Date of Award


Degree Type


Degree Name

Doctor of Law (SJD)

First Advisor

Professor Dr. Sophie Clavier

Second Advisor

Professor Dr. Remigius Chibueze

Third Advisor

Dr. Gustave Lele


Since becoming independent nations in the 60s, West-African countries have enacted laws and regulations with the goals of ensuring peace and justice within their respective borders. On the paper, there was no difference between the justice systems of those newly independent nations and the justice systems of their former masters.

Unfortunately, the rule of law in West-African nations since gaining independence, has not always been followed for a myriad of social, cultural, political, and economic reasons. Most justice systems in West-Africa including in Cote d’Ivoire are deeply corrupted, thus rendering the goal of a peaceful society through a fair justice system mute.

With the emergence of a new type of crimes taking place in cyberspace, there has been a logical need to enact new laws to protect the public using the added information and communication technologies (ICT). Over the past few years, multiple cyber-legislations have sprung-up all over Africa including in Cote d’Ivoire.

The fundamental question is to ask whether the enforcement of cybercrimes laws is more successful than the enforcement of traditional laws.

The problem of the enforceability of these cybercrime legislations is compounded by the very nature of cyberspace which is “borderless.” Faced with the complexity of those computer crimes taking place in the virtual space, do West-African countries in general and specifically Cote d’Ivoire have the infrastructure, the knowledge, and the workforce to efficiently investigate and prosecute cybercrimes?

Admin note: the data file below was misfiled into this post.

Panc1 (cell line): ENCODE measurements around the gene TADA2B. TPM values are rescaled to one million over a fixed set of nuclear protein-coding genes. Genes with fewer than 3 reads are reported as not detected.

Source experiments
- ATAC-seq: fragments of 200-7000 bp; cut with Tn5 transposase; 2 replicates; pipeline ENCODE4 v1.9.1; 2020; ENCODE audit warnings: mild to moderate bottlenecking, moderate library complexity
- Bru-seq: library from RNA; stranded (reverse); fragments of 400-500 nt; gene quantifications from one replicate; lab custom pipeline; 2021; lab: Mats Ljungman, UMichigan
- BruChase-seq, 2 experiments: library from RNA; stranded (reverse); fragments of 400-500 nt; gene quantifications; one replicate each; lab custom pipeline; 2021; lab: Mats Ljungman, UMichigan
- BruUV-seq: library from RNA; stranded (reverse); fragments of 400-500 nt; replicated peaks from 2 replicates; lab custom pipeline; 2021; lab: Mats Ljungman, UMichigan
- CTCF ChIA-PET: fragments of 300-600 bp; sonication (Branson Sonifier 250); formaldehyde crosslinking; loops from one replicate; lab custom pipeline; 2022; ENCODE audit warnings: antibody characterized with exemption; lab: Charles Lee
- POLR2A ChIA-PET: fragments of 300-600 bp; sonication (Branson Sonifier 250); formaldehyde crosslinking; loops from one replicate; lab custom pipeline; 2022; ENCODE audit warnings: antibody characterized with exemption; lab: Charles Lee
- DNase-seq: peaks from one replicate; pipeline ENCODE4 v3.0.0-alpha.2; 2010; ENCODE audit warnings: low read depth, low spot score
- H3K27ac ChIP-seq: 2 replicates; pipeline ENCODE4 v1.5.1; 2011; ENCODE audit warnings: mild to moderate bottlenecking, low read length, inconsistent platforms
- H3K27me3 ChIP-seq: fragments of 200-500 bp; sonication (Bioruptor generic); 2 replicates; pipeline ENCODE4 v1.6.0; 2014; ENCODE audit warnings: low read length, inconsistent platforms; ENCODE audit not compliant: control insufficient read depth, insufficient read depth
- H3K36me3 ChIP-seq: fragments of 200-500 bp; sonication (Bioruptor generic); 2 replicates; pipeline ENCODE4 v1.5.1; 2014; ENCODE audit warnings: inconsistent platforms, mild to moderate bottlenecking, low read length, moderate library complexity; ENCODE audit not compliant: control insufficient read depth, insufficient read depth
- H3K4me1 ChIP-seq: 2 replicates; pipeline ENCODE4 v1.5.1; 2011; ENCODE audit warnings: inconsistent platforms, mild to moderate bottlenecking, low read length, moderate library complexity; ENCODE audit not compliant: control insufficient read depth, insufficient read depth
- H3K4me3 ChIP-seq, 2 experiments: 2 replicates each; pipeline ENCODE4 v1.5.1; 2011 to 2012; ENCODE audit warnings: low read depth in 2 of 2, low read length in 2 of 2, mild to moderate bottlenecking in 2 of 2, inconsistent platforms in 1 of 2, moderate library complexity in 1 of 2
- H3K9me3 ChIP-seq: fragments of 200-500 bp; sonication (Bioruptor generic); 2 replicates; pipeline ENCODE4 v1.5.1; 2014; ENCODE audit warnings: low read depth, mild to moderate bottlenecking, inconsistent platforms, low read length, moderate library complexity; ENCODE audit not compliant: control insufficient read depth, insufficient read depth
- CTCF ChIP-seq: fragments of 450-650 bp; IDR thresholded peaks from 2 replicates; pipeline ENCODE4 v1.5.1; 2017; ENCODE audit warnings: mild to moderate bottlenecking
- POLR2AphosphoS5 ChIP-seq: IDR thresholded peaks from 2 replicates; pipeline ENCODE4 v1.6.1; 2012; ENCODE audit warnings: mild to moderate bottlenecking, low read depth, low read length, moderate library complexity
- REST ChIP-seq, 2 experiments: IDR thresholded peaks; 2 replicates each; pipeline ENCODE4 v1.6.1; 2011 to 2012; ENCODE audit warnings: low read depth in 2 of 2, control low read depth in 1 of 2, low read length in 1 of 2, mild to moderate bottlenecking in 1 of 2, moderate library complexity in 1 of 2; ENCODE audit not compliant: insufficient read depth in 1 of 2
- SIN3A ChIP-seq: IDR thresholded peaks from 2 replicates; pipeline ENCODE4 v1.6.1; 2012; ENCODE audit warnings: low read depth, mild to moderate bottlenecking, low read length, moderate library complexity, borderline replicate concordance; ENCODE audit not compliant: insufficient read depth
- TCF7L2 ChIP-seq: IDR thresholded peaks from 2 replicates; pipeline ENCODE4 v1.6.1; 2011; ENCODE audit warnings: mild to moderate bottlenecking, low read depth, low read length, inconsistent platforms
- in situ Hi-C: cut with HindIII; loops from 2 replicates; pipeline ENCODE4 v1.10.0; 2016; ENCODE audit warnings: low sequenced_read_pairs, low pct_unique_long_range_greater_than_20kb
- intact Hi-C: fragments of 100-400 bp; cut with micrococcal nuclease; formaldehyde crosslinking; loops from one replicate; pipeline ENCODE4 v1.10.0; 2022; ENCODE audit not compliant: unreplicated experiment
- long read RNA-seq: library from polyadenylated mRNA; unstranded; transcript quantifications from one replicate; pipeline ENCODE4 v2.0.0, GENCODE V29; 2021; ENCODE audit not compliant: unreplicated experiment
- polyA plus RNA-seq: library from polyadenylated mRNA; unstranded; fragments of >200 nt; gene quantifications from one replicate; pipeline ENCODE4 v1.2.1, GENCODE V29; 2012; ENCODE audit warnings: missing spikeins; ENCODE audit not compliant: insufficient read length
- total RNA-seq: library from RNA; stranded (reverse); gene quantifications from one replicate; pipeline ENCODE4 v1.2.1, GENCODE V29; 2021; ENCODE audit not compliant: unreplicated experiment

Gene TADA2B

This research tries to investigate, expose the theoretical inadequation between cybercrimes legislations and the enforcement capabilities of the Ivorian state, based on the deficiencies of enforcement of traditional laws and the need to stem the tide of corruption in general and specifically in the justice system.

This research uses the case-study method because case studies are in-depth investigations of a single person, group, event, or community. Our findings have confirmed our assumptions that the enforcement of cybercrime laws is flawed due to the lack of proper equipment, skills of law enforcement personnel, even though the country has put in place many agencies to fight against cybercrimes.

The social, cultural, political, and economical determinants that have always inhibited the fair and just enforcement of traditional laws is exerting the same kind of pressure on the capabilities of Law enforcement when it comes to the investigation and prosecution of cybercrimes in Cote d’Ivoire.

This research, far from being exhaustive, needs a follow-up research in the future when the country retrieves its past stability and social peace which will allow a more open cooperation between researchers and the different authorities leading the fight against cybercrimes.